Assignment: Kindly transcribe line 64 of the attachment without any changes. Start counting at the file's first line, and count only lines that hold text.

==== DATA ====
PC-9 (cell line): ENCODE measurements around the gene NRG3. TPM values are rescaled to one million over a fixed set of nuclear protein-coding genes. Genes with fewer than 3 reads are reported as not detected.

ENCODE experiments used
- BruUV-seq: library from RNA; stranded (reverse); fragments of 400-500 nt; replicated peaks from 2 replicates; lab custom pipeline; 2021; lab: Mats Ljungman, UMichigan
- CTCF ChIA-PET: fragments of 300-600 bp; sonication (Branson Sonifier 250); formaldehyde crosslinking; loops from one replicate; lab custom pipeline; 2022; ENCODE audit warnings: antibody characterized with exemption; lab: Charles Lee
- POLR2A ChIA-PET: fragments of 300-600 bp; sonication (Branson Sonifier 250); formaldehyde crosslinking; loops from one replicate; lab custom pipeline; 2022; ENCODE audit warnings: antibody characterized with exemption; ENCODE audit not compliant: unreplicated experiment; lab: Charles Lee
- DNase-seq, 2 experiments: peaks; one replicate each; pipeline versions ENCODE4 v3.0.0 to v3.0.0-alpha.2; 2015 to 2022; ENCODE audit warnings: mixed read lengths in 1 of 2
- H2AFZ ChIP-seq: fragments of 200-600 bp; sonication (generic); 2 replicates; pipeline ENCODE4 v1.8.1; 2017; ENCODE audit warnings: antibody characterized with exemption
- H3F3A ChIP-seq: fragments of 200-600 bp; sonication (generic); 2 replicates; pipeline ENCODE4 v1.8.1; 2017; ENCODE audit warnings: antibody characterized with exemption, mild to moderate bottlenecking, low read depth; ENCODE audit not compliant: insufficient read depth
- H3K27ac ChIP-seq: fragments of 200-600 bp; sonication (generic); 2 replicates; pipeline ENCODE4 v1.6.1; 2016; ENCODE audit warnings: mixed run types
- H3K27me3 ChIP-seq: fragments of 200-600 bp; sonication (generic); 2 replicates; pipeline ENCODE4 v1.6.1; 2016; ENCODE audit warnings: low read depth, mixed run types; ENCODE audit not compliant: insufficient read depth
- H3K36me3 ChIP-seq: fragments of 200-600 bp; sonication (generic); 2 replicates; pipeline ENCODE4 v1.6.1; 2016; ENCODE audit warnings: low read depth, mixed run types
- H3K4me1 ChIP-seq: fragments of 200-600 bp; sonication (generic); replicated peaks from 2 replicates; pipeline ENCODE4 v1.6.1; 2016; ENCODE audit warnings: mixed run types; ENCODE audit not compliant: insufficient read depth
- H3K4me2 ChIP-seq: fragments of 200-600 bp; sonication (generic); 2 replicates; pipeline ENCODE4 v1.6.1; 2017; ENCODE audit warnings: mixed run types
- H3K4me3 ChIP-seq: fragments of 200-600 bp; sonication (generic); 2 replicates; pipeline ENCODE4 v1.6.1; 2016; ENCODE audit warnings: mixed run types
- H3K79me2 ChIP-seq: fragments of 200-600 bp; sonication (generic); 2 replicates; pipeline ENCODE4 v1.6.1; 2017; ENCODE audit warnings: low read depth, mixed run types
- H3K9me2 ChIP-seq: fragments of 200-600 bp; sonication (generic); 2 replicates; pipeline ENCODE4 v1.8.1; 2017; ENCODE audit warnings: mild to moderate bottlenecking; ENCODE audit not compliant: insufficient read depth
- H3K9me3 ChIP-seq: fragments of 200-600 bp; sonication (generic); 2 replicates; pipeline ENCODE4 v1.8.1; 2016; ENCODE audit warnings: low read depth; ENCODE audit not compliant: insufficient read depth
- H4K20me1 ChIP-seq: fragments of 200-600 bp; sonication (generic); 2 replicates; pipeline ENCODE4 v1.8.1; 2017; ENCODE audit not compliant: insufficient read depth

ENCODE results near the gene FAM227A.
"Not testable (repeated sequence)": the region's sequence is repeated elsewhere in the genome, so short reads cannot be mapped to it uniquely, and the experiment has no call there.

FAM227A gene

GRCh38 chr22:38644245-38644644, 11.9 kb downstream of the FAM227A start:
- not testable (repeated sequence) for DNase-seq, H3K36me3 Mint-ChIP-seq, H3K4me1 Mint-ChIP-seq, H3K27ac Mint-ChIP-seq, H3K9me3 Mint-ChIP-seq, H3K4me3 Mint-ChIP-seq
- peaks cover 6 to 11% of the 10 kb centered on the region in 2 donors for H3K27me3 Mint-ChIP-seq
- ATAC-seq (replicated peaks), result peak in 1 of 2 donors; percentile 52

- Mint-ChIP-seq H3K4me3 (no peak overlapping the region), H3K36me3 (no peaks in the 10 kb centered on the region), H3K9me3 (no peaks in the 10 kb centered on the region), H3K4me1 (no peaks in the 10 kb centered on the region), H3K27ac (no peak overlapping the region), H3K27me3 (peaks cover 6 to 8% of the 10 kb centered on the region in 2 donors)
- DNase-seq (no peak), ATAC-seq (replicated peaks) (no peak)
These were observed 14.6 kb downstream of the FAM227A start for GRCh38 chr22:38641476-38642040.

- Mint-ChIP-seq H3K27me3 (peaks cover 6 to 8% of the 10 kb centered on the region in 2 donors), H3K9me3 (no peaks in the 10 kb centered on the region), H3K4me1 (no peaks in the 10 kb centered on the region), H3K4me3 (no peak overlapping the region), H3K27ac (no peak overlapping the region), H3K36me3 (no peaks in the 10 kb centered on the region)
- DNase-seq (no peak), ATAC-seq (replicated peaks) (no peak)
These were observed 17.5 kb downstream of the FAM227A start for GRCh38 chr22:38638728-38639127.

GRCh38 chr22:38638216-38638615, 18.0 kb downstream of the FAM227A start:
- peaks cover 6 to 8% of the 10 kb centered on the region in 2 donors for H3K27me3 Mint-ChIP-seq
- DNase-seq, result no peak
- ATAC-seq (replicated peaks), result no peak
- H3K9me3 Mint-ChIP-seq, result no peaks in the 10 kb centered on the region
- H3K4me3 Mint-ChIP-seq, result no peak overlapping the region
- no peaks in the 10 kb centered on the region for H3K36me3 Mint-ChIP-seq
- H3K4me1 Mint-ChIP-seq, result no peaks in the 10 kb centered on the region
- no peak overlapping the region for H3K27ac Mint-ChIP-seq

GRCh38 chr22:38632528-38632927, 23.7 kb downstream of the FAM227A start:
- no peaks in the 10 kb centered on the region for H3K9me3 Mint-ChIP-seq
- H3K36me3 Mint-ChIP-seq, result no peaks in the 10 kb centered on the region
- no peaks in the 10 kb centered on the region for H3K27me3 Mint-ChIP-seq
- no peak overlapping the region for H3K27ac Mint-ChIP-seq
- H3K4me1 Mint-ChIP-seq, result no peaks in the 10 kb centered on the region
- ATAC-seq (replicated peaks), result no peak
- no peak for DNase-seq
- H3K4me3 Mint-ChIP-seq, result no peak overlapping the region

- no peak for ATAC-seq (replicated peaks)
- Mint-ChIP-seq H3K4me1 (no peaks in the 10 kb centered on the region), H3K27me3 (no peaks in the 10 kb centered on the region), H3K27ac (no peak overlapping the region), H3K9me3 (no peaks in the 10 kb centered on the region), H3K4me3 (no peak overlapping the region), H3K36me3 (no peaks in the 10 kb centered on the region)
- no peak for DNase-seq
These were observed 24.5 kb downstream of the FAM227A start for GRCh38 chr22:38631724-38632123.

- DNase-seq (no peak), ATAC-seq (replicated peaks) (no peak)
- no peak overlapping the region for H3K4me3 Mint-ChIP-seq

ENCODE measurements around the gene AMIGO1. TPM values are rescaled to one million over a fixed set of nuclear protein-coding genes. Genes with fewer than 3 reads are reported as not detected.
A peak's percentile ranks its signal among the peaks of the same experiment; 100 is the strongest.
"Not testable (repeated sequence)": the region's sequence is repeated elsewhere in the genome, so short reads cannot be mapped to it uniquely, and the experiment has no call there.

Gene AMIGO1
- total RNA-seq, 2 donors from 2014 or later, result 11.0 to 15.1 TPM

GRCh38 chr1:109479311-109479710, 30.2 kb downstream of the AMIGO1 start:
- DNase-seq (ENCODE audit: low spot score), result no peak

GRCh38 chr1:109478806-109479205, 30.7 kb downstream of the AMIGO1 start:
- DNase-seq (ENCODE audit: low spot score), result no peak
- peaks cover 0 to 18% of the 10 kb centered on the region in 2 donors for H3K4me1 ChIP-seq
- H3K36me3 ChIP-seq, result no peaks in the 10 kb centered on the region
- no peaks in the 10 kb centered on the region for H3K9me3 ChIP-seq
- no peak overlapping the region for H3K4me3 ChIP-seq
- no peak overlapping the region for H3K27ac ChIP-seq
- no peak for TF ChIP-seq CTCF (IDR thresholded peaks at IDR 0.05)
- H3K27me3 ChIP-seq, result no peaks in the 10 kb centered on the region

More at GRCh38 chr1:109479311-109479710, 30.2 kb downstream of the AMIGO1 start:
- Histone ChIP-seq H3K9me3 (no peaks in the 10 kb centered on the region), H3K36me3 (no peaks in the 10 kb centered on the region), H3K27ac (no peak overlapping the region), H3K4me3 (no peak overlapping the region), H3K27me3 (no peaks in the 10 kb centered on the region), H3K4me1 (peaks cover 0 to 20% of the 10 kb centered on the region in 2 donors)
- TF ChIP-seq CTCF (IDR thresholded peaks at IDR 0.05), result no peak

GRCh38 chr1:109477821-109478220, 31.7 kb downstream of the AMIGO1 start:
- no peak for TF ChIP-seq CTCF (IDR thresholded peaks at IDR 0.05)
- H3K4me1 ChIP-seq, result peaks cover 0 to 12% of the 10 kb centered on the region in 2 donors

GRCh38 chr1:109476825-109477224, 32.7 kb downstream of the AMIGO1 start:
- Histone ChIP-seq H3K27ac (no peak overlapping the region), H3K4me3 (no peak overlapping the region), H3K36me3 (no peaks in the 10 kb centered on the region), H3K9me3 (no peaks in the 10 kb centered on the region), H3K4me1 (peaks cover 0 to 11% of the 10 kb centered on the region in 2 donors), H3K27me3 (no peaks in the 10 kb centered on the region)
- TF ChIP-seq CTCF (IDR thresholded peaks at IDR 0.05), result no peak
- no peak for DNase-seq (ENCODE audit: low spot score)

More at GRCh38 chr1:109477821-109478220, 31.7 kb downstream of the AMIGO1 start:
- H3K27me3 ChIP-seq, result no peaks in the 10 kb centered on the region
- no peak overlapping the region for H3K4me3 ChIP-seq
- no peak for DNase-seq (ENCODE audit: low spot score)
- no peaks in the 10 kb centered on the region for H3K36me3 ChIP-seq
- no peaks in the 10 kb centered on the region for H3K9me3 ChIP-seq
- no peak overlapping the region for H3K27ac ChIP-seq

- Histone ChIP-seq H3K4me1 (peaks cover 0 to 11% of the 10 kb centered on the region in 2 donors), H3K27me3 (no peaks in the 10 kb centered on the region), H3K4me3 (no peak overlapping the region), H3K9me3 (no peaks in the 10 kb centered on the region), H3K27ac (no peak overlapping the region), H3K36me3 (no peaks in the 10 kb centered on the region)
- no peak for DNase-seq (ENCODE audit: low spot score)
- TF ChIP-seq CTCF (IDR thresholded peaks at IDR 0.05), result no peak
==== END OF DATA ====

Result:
- DNase-seq (ENCODE audit: low spot score), result no peak